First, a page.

A Very Welsh Essay About Badgers
Violence, Beauty, and the Smuggling of a Wild Animal
I. An Anecdote
The big spade-faced Irishman was sitting on a barstool that looked far too small for him. Because he still had on the brown coat that was shined with use (and showed it under the bar lights) I thought he looked like a toffee apple.
I shouldn’t have said ‘that guy looks like a toffee apple’ as the first thing I said when I walked into the bar but I was drunk. I didn’t know he was Irish at the time. I hadn’t had a good fight in weeks.
We walked across the wide tarmac area, a group of us, and up to the guys who were watching the gates. They knew me from when I worked with them.
Most of the guys along were drivers. They loaded on to the boat early then went for a few pints and something to eat. The two pubs set up a little off the dock were built for that.
Also with us were some youngsters and a handful of guys I knew by sight. The youngsters had been playing pool and doing trick shots but had turned into serious young men now.
The Irishman took off the coat. Underneath he was wearing a padded body-warmer which accounted for the apple-like shape. I thought wearing the body-warmer underneath the coat pointed to a problem with his intelligence.
When he took off the body-warmer he shrank considerably. Next he took his front teeth out and put them in the body-warmer pocket.
I had planned on making more jokes about him looking like a toffee apple but they wouldn’t have made sense then.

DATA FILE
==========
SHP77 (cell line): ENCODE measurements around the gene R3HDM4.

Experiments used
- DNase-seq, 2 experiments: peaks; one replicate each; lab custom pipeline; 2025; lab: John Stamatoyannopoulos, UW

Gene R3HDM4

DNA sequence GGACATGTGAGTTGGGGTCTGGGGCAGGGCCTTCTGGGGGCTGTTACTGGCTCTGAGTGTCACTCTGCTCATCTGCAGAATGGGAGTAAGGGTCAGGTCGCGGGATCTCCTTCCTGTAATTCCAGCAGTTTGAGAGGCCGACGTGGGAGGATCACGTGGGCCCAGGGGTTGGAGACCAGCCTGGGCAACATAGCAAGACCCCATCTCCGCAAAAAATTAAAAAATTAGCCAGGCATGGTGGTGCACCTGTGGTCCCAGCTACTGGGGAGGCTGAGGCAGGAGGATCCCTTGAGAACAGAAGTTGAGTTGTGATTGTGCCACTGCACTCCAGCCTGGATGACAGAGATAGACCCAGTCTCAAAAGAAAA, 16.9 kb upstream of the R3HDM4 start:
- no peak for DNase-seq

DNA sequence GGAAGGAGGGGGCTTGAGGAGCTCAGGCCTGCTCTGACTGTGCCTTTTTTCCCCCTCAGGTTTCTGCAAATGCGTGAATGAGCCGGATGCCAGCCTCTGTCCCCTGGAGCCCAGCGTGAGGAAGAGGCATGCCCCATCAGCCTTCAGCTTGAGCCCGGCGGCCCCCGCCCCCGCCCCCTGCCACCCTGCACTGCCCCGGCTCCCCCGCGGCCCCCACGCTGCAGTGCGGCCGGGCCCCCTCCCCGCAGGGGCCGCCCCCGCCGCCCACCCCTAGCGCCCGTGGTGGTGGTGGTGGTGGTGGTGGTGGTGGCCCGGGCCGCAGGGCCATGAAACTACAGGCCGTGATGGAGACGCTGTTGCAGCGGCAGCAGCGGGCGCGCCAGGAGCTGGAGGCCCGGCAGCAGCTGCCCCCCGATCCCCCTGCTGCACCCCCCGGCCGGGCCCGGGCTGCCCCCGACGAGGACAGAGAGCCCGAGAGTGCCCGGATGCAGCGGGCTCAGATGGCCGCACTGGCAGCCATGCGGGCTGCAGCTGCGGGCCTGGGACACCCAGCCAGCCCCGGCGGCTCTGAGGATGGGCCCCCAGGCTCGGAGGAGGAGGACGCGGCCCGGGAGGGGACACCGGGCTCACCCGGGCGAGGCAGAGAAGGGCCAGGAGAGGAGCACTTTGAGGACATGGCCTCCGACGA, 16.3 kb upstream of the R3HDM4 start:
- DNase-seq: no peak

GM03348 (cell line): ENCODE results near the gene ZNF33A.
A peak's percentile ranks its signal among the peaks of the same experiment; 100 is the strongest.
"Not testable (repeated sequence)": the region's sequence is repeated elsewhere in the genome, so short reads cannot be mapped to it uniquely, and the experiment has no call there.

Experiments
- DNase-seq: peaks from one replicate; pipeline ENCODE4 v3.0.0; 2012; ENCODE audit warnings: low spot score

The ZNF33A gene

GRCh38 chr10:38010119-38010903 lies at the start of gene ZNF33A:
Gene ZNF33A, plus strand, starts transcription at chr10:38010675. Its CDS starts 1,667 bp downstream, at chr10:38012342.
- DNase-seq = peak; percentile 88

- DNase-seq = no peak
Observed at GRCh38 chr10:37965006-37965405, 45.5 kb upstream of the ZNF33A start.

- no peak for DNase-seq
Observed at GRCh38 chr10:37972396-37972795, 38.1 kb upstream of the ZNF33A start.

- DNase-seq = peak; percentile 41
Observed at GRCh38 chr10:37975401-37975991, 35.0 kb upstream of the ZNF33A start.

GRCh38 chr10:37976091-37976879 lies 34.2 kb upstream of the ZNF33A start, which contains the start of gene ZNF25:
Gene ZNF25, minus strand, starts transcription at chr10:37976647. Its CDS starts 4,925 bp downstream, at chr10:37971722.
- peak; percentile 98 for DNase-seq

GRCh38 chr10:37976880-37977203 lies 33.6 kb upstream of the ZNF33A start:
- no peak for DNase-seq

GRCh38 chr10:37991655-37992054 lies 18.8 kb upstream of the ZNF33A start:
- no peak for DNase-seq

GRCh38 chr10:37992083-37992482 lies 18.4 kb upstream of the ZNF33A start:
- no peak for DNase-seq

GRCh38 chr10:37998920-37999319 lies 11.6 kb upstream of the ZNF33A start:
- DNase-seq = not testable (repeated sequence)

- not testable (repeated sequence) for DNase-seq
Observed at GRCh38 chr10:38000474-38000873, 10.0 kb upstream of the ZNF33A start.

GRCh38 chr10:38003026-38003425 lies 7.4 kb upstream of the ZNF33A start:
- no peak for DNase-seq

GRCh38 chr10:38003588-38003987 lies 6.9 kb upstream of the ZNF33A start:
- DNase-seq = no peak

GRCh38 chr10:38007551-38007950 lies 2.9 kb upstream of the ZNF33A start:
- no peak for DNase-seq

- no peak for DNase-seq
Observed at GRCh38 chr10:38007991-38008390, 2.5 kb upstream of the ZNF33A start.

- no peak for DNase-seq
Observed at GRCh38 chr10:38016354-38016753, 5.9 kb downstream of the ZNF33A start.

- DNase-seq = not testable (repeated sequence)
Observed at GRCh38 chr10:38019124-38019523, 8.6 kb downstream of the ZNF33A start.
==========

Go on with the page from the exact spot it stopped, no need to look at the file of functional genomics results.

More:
He hung up the coat and body-warmer on a wing mirror.
The Irishman and me were looking at each other thinking of hitting each other when the noise came. It sounded like someone was badly hurting a child. It came from one of the cylindrical fuel tanks slung underside a lorry.
The Irishman punched the tank and the sound stopped dead. It was a dummy fuel tank. Inside, there was a badger solid with fear. Its eyes were like drops of oil.
‘Whose truck is this?’ The badger did not move or try to bite the Irishman. ‘Which one of you’s trucks is this?’
Nobody said anything.
‘You all go away,’ the Irishman said. As we did: ‘I’m going to be waiting, here.’
–Goodwick, where the Fishguard to Rosslare Ferry docks, the recent past
II. Some Information On Badgers
It was the holy grail. A badger skull. Along with owl pellets, nothing was better to find. There is a ferocity and an intent in the skull itself that doesn’t show through the outside animal. Even with the teeth worn and broken as they are with older skulls, the machinery of the bite has a necromancy.
A badger’s lower jaw is articulated to their upper jaw in a way that makes dislocation all but impossible. This means they can’t twist their jaws as most mammals can, but they can clamp them shut and hold on to a thing with extraordinary strength.
Badgers are Mustelids, like otters, polecats, ferrets, weasels and wolverines. They are fossorial—adapted to digging and life underground—and mainly nocturnal. There are eleven species of badger, generally short and heavy-bodied with small ears, elongated heads and huge foreclaws. They all have black-and-white or grey-and-white faces.